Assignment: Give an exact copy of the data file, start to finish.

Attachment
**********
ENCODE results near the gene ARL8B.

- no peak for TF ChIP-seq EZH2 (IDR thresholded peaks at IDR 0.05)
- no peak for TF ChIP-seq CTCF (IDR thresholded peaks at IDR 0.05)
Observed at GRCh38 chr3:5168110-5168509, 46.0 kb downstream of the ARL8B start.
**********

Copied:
ENCODE results near the gene ARL8B.

- no peak for TF ChIP-seq EZH2 (IDR thresholded peaks at IDR 0.05)
- no peak for TF ChIP-seq CTCF (IDR thresholded peaks at IDR 0.05)
Observed at GRCh38 chr3:5168110-5168509, 46.0 kb downstream of the ARL8B start.